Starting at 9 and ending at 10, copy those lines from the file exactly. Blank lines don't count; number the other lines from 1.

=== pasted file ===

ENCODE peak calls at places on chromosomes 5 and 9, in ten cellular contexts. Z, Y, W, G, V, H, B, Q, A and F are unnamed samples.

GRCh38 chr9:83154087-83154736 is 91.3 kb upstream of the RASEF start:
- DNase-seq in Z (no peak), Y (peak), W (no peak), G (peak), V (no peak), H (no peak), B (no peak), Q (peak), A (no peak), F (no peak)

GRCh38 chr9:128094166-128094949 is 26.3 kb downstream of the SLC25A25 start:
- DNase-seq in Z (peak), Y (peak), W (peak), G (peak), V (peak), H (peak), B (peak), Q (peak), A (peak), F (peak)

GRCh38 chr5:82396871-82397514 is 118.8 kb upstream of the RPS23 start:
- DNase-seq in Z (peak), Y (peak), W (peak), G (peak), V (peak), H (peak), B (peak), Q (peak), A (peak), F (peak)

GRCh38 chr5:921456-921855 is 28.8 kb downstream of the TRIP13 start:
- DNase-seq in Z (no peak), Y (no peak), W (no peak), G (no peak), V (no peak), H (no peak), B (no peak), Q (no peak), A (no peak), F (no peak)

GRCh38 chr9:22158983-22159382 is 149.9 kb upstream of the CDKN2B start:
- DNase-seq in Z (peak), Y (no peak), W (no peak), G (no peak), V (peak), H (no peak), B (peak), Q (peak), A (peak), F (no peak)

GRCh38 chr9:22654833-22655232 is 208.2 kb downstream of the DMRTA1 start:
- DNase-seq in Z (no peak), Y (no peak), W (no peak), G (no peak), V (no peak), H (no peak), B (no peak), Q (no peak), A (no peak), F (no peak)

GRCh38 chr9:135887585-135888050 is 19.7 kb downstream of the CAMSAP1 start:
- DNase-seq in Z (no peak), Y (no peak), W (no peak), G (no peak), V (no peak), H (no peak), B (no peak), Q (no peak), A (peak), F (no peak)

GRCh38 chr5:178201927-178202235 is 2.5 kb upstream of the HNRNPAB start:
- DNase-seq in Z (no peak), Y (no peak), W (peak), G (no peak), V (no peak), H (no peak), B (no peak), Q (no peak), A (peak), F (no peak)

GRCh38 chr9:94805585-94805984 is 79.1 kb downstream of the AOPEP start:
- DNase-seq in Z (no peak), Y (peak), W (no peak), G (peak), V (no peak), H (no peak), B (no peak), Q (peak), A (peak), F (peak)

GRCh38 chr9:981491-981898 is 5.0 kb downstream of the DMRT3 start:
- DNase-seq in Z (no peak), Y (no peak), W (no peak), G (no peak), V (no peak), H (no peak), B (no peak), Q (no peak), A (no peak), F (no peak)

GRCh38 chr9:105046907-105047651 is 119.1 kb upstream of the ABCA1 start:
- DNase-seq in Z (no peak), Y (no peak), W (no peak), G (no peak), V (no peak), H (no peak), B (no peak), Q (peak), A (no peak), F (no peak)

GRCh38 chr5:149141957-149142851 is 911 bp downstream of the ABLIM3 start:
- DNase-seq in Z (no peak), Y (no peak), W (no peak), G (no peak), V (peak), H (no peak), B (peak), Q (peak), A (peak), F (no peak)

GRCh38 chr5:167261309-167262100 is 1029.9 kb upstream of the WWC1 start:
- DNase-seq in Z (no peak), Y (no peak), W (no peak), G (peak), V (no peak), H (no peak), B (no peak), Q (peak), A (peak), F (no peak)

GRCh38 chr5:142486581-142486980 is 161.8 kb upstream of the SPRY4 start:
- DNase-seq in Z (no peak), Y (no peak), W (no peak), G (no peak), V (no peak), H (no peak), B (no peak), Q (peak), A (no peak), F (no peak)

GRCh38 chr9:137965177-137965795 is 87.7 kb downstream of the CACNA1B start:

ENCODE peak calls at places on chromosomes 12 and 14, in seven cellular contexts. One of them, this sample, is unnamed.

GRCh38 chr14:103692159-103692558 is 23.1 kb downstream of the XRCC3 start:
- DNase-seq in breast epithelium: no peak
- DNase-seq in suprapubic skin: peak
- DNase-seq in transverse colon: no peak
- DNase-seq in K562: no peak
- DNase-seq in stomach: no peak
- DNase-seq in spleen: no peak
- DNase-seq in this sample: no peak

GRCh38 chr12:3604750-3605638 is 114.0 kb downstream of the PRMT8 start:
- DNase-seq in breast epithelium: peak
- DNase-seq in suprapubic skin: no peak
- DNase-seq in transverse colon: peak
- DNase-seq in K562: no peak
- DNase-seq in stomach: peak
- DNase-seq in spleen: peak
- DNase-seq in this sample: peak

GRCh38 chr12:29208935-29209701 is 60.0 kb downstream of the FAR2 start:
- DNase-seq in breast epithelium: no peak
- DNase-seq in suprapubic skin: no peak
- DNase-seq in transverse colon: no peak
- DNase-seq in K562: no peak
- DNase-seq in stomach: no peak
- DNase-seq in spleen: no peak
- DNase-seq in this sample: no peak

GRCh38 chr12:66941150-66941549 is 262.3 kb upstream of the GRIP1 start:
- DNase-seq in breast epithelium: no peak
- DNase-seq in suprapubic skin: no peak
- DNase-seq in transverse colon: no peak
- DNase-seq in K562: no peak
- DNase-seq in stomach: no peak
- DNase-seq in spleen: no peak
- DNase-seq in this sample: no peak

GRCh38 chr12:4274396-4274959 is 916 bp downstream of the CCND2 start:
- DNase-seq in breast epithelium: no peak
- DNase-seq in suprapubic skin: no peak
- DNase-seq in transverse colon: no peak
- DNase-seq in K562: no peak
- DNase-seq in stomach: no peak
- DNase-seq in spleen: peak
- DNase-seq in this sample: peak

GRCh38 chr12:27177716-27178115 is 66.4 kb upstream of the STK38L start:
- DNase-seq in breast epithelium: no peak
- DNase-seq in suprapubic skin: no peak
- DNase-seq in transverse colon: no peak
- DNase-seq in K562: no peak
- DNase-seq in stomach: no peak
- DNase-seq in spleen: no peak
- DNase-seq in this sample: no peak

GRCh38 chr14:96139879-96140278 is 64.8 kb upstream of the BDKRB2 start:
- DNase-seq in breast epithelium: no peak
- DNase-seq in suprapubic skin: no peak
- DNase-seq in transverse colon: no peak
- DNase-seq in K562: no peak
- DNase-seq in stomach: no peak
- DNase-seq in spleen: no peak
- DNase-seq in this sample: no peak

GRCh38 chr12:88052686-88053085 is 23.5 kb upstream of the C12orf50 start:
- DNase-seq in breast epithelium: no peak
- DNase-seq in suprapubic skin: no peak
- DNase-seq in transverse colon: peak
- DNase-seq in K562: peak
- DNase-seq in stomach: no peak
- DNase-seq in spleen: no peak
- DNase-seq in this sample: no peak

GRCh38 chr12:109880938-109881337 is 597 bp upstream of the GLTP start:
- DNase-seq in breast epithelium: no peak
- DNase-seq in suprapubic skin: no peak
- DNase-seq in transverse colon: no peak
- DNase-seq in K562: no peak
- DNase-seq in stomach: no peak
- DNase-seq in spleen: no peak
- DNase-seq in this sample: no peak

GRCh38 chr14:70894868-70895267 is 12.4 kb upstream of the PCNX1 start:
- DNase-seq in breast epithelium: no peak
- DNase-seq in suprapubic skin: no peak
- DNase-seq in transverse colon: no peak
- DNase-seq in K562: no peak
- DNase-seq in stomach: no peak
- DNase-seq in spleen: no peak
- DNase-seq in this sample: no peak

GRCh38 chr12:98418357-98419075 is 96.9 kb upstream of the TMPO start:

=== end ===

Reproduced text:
- DNase-seq in Z (no peak), Y (no peak), W (no peak), G (no peak), V (no peak), H (no peak), B (no peak), Q (no peak), A (no peak), F (no peak)

GRCh38 chr9:22158983-22159382 is 149.9 kb upstream of the CDKN2B start: